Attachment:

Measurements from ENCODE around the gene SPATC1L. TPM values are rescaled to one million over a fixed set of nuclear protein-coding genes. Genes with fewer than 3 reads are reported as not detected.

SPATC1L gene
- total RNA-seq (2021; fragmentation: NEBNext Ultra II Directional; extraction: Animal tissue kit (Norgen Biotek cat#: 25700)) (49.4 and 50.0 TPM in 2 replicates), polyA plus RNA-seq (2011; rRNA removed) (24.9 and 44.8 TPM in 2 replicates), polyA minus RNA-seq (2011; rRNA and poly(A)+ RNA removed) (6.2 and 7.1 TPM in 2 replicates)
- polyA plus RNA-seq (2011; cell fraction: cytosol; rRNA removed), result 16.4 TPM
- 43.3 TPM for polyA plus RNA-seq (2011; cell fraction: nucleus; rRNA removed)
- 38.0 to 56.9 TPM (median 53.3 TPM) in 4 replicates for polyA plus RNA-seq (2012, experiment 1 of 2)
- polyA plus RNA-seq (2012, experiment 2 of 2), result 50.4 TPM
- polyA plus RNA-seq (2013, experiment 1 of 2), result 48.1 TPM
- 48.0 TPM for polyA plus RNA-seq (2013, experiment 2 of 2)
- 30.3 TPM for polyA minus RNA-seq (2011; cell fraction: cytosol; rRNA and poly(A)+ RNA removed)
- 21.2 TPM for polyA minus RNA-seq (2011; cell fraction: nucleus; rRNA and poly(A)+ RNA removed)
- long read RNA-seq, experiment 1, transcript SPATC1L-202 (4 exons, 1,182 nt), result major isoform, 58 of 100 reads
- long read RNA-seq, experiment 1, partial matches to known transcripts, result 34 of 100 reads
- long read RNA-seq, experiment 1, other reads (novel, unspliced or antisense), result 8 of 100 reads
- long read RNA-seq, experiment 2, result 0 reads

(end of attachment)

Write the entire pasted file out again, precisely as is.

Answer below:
Measurements from ENCODE around the gene SPATC1L. TPM values are rescaled to one million over a fixed set of nuclear protein-coding genes. Genes with fewer than 3 reads are reported as not detected.

SPATC1L gene
- total RNA-seq (2021; fragmentation: NEBNext Ultra II Directional; extraction: Animal tissue kit (Norgen Biotek cat#: 25700)) (49.4 and 50.0 TPM in 2 replicates), polyA plus RNA-seq (2011; rRNA removed) (24.9 and 44.8 TPM in 2 replicates), polyA minus RNA-seq (2011; rRNA and poly(A)+ RNA removed) (6.2 and 7.1 TPM in 2 replicates)
- polyA plus RNA-seq (2011; cell fraction: cytosol; rRNA removed), result 16.4 TPM
- 43.3 TPM for polyA plus RNA-seq (2011; cell fraction: nucleus; rRNA removed)
- 38.0 to 56.9 TPM (median 53.3 TPM) in 4 replicates for polyA plus RNA-seq (2012, experiment 1 of 2)
- polyA plus RNA-seq (2012, experiment 2 of 2), result 50.4 TPM
- polyA plus RNA-seq (2013, experiment 1 of 2), result 48.1 TPM
- 48.0 TPM for polyA plus RNA-seq (2013, experiment 2 of 2)
- 30.3 TPM for polyA minus RNA-seq (2011; cell fraction: cytosol; rRNA and poly(A)+ RNA removed)
- 21.2 TPM for polyA minus RNA-seq (2011; cell fraction: nucleus; rRNA and poly(A)+ RNA removed)
- long read RNA-seq, experiment 1, transcript SPATC1L-202 (4 exons, 1,182 nt), result major isoform, 58 of 100 reads
- long read RNA-seq, experiment 1, partial matches to known transcripts, result 34 of 100 reads
- long read RNA-seq, experiment 1, other reads (novel, unspliced or antisense), result 8 of 100 reads
- long read RNA-seq, experiment 2, result 0 reads